I had an introductory call with a coaching client and I heard her say several times, “I get a lot of feedback at work so I’m not sure why or how much coaching I need.”
It’s not uncommon to think that these two things are the same. But they aren’t. At the time, however, I didn’t know how to best explain the differences to her. So, I decided to do some research and here’s what I learned.
Feedback is performance related. It is most often used to correct a behavior so that it doesn’t happen again. It is based in the past.
Coaching is development related. It is used to help the person who is being coached grow and determine future behaviors to achieve success.
Feedback is delivered. It is given TO someone. This is usually done via one-way communication.
Coaching is collaborative. It is done together through two-way communication.
I advocate that both are necessary for the workplace.
Doing them effectively is what needs to be improved.
The two key factors are the approach and the transparency of the two parties. When done in the workplace, it is vital that the leader (i.e. the manager) use their best people skills in setting up the conversation and the follow-up afterward. Depending on the level of experience of the leader, it may be helpful to have an impartial third-party present to support the process initially. Transparency is key, especially about the presence of a third-party. Being clear in your communication with the employee is necessary.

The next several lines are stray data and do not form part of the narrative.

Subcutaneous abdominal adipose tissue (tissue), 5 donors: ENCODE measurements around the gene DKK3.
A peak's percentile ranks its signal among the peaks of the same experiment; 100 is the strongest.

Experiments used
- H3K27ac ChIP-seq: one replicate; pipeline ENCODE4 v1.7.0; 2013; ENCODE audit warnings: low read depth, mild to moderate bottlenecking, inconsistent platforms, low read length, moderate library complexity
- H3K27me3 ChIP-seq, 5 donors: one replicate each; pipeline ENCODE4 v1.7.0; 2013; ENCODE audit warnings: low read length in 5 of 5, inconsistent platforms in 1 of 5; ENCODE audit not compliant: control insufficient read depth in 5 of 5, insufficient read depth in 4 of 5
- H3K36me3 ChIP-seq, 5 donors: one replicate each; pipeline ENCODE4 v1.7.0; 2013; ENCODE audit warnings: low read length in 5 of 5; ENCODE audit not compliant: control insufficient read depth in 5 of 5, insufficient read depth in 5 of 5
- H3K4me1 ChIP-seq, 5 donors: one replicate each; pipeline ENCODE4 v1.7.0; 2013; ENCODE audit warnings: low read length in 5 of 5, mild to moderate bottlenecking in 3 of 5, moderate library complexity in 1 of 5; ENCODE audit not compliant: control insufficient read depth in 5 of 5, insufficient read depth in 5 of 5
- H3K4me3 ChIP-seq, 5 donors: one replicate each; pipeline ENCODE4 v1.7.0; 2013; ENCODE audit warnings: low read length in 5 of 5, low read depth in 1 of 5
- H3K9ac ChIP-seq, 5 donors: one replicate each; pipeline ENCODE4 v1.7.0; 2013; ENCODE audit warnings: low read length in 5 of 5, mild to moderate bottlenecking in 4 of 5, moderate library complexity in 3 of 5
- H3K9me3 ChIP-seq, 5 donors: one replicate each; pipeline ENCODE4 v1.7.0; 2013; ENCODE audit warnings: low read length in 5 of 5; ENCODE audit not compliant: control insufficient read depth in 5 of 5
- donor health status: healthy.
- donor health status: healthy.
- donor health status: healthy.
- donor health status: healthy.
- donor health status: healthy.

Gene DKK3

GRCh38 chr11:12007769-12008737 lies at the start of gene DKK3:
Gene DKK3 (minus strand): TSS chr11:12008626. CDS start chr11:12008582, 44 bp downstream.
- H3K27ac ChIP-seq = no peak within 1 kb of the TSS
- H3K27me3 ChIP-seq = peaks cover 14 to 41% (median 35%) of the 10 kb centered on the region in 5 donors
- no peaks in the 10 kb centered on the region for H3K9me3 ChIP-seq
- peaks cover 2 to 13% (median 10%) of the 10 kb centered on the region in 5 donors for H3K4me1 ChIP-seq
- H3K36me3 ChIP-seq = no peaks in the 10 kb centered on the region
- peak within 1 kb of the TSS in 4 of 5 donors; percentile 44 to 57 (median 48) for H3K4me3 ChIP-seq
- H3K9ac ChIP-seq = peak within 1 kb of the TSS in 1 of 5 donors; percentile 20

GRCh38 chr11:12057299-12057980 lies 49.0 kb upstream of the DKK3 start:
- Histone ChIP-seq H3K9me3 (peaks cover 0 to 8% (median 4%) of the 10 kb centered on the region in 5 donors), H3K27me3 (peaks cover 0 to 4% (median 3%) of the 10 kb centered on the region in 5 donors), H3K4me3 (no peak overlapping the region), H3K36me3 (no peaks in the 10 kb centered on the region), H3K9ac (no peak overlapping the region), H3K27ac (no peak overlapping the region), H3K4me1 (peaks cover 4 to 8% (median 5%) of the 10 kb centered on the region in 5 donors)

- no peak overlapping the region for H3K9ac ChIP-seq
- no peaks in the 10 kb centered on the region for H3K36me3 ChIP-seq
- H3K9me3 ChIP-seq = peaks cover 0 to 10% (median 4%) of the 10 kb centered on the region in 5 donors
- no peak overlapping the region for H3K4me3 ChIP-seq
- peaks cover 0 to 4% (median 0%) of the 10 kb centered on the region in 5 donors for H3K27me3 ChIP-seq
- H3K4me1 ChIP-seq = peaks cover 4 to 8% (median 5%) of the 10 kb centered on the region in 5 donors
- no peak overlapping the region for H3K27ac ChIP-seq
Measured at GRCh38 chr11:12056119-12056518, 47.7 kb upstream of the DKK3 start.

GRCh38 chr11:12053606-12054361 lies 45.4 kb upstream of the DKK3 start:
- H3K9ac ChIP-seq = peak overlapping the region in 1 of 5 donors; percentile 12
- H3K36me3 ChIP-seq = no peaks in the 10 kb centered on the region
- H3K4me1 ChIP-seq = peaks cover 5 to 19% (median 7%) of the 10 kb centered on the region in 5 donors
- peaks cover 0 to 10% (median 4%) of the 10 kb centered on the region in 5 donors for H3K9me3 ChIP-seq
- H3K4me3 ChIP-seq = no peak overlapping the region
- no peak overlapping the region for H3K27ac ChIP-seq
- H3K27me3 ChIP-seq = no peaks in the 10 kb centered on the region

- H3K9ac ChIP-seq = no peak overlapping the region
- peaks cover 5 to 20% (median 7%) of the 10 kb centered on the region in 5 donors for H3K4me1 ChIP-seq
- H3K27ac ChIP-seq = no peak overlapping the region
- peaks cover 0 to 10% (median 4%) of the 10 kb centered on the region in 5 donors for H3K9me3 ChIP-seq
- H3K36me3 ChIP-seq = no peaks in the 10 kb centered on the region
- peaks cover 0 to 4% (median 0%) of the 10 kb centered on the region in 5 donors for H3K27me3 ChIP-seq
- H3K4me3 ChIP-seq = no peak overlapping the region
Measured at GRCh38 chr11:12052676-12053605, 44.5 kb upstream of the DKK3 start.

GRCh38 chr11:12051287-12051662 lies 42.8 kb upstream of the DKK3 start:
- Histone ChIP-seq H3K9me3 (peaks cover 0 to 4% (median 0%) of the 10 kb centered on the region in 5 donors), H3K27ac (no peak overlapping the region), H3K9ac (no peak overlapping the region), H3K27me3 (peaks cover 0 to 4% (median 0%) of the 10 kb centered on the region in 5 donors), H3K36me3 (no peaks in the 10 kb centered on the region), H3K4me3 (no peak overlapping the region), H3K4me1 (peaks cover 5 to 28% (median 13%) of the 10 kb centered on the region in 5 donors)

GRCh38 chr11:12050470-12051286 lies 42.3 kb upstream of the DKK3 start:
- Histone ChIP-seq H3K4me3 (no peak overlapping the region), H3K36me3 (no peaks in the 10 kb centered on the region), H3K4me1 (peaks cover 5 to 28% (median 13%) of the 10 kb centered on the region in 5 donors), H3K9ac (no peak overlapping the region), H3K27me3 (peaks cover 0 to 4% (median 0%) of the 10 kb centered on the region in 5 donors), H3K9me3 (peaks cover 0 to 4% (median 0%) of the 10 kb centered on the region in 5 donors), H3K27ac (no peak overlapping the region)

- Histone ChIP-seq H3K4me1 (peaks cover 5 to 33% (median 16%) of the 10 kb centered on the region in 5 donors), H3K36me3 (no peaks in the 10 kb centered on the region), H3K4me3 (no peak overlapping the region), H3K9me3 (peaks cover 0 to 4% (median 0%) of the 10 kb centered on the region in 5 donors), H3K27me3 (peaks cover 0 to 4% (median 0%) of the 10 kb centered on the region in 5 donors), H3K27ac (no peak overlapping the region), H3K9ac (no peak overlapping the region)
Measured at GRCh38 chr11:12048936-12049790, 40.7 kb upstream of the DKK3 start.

Feedback is best delivered when it is specific and can accurately describe a situation, a behavior, and an impact. It is used for someone’s improvement for the company.
Coaching is best when the person being coached is self-motivated to take their skills and behaviors to the next level, both for their own growth but also for the growth of the company.
As a leader, you need to provide both to your employees. Separately. That’s how you will create the greatest impact in your people and your company.